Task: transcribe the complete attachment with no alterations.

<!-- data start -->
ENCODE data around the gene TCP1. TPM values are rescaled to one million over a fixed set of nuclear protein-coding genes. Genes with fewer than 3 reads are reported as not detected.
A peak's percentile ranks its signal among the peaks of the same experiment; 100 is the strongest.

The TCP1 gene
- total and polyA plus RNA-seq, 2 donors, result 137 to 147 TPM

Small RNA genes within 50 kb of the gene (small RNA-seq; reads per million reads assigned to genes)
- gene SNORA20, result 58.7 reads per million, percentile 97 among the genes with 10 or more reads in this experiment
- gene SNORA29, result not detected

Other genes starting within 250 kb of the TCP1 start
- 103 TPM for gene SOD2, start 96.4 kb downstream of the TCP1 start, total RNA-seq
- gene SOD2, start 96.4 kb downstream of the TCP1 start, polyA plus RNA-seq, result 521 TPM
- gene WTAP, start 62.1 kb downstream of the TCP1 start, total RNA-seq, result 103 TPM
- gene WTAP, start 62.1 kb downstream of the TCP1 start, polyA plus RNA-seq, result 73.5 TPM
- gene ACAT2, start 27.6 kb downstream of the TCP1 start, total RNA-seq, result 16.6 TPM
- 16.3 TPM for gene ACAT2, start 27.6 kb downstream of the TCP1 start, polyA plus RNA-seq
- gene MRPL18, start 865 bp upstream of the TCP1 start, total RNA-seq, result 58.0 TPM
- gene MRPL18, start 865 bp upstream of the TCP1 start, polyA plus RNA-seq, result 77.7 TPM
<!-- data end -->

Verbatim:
ENCODE data around the gene TCP1. TPM values are rescaled to one million over a fixed set of nuclear protein-coding genes. Genes with fewer than 3 reads are reported as not detected.
A peak's percentile ranks its signal among the peaks of the same experiment; 100 is the strongest.

The TCP1 gene
- total and polyA plus RNA-seq, 2 donors, result 137 to 147 TPM

Small RNA genes within 50 kb of the gene (small RNA-seq; reads per million reads assigned to genes)
- gene SNORA20, result 58.7 reads per million, percentile 97 among the genes with 10 or more reads in this experiment
- gene SNORA29, result not detected

Other genes starting within 250 kb of the TCP1 start
- 103 TPM for gene SOD2, start 96.4 kb downstream of the TCP1 start, total RNA-seq
- gene SOD2, start 96.4 kb downstream of the TCP1 start, polyA plus RNA-seq, result 521 TPM
- gene WTAP, start 62.1 kb downstream of the TCP1 start, total RNA-seq, result 103 TPM
- gene WTAP, start 62.1 kb downstream of the TCP1 start, polyA plus RNA-seq, result 73.5 TPM
- gene ACAT2, start 27.6 kb downstream of the TCP1 start, total RNA-seq, result 16.6 TPM
- 16.3 TPM for gene ACAT2, start 27.6 kb downstream of the TCP1 start, polyA plus RNA-seq
- gene MRPL18, start 865 bp upstream of the TCP1 start, total RNA-seq, result 58.0 TPM
- gene MRPL18, start 865 bp upstream of the TCP1 start, polyA plus RNA-seq, result 77.7 TPM